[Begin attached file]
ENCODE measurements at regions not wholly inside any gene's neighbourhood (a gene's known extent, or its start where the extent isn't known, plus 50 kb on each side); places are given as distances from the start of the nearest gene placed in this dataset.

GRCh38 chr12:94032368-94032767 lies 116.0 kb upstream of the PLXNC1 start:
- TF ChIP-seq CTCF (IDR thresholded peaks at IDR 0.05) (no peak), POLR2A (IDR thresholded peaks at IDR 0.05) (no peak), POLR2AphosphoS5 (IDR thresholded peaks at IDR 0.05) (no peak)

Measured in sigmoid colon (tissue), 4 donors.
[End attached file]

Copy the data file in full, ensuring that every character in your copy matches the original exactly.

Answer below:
ENCODE measurements at regions not wholly inside any gene's neighbourhood (a gene's known extent, or its start where the extent isn't known, plus 50 kb on each side); places are given as distances from the start of the nearest gene placed in this dataset.

GRCh38 chr12:94032368-94032767 lies 116.0 kb upstream of the PLXNC1 start:
- TF ChIP-seq CTCF (IDR thresholded peaks at IDR 0.05) (no peak), POLR2A (IDR thresholded peaks at IDR 0.05) (no peak), POLR2AphosphoS5 (IDR thresholded peaks at IDR 0.05) (no peak)

Measured in sigmoid colon (tissue), 4 donors.